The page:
2. I love Edwards. His theological dependence on scripture alone (a seen, for example, when he finally got the nerve up to break with his famous grandfather and family elite on the “half way covenant”, and the creeping Arminianism of the day, and pay the price of rejection by the world that always accompanies it) has always been a distinguishing trait to me. Much like Bunyan. He went where the Word and Spirit led him, spoke what they taught him to say, regardless, most of the time (it took him a while to work up the nerve to break with his elders and family in Northhampton).

    As to his complexity of expression. It is a crying shame that it exists as it does, because the ideas are not really all that complex. Rather, it is more a matter of writting styly, and manner of expression. Witness the example given above. it could have been said much more simply, clearly and with greater clarity and precsion, and with far few words, and needless confusion.

    Too bad someone hasn’t gone through the whole body (notice I didn’t say corpus) of his work and cleaned it up for the great mass of those that could benefit from it without the great waste of time and frustration involved in wading through it.

    Still, until that happens, sermons like “A Divine and Supernatural Light” and “The Excellency of Christ”, are unsurpassed.

    May He bless and keep all of His children

  3. Laugh or cry! I have done both. I am required to do a 500 word critique on the whole work, “Freedom of Will.” Ha! Reading this is like riding one of those crazy joy-rides at the State Fair. At times you can’t tell if you are going up or down, having fun, or horribly miserable; and when done, you just want to throw-up! Edwards makes me mentally dizzy.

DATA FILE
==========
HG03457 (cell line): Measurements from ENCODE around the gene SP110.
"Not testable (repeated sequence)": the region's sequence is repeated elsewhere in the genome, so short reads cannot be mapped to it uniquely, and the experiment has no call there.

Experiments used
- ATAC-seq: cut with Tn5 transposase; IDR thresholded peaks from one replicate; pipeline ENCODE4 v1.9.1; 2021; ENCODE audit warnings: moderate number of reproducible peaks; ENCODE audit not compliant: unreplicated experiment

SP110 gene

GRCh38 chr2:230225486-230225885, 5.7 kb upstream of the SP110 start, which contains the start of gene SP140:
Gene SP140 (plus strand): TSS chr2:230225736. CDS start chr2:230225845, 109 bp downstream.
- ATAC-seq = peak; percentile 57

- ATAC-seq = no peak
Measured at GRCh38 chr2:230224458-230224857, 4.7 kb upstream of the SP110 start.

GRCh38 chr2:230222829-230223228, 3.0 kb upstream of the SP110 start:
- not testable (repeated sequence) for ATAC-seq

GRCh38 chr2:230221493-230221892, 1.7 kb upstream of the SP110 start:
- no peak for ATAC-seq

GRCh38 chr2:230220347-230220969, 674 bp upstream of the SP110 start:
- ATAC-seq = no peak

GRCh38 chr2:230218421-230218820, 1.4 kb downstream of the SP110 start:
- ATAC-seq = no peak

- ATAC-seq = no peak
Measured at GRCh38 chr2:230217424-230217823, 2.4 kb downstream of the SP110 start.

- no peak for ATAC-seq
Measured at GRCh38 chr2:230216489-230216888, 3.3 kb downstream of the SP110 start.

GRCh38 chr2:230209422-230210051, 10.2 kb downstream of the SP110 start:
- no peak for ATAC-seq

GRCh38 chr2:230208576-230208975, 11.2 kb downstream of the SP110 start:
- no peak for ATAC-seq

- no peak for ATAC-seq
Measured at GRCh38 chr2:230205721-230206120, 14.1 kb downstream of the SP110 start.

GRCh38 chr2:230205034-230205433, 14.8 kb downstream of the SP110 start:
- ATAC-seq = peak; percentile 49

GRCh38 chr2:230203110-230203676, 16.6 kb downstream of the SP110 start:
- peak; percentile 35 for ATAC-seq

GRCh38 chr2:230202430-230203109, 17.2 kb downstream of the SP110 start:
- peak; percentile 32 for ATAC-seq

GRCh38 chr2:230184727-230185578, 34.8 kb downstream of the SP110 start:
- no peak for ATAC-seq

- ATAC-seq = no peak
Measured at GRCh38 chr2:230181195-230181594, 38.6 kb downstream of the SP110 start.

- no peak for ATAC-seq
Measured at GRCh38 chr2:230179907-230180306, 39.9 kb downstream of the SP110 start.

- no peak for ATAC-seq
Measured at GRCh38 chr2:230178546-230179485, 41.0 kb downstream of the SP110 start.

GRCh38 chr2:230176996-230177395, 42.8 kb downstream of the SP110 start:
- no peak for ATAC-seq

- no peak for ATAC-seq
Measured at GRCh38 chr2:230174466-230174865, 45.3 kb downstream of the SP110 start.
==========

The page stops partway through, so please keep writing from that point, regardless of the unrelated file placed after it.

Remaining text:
Tess

  4. Thanks for an excellant post of encouragement! I chose Freedom of the Will as my reading assignment for Philosophy Class this semester … unfortunately, I only just realized how impossibly hard it is to understand. I picked this because I thought it would be simple and relaxing – a difference from last semester’s fool-hardy choice of Immanuel Kant’s Critique of Pure Reason! Yeah right. I’m getting a head-ache just thinking about it. I may have to hold my breath and try to tackle it all in one day as well.

  5. I hope Edwards did not write this on the Lord’s Day or he would have been in violation of his 38th resolution:

    “Resolved, never to speak anything that is ridiculous, sportive, or matter of laughter on the Lord’ s day. Sabbath evening, Dec. 23, 1722.”

    Thanks for the post.

  6. Charles: I feel your pain. Basically Edwards is giving an illustration of someone completely contradicting himself over and over in very overt ways. If you read the sentence and look for contradictions, you’ll find them.

  7. Dude, I guess I should have been there because I have no idea what Edwards is saying. Oh well, Some of us Okies aren’t blessed with what I could call “quick thinking.”

  8. One of the wonderful things about this particular book is that Edwards beat the Enlightenment philosophers at their own game. He was able to point out the errors in their reasoning. I especially liked his explanation of “free will” – God allows mankind choices that are THEIR choices. We choose what we want to choose. He defended “free will” in the highest intelligible meaning of the term, he didn’t deny it. It was the Rationalist view of “uncaused free will” that was really the logical absurdity.

  9. Gunner, your post reminds me why I have not personally tackled a complete work of Edwards–though “Freedom of the Will” has been an interest of mine. Hmmmm, maybe when I’m old and gray–and hopefully wiser!

    I so appreciate Edwards, but am only able to take in “bite sizes” of his thinking. His life–and that of his wife–is an enormous testimony which I suppose will have to suffice until I’m can tackle his works on my own.

    I guess that’s one of the many reasons I so appreciate Hannah–he skillfully breaks down Edwards, Owen, etc.!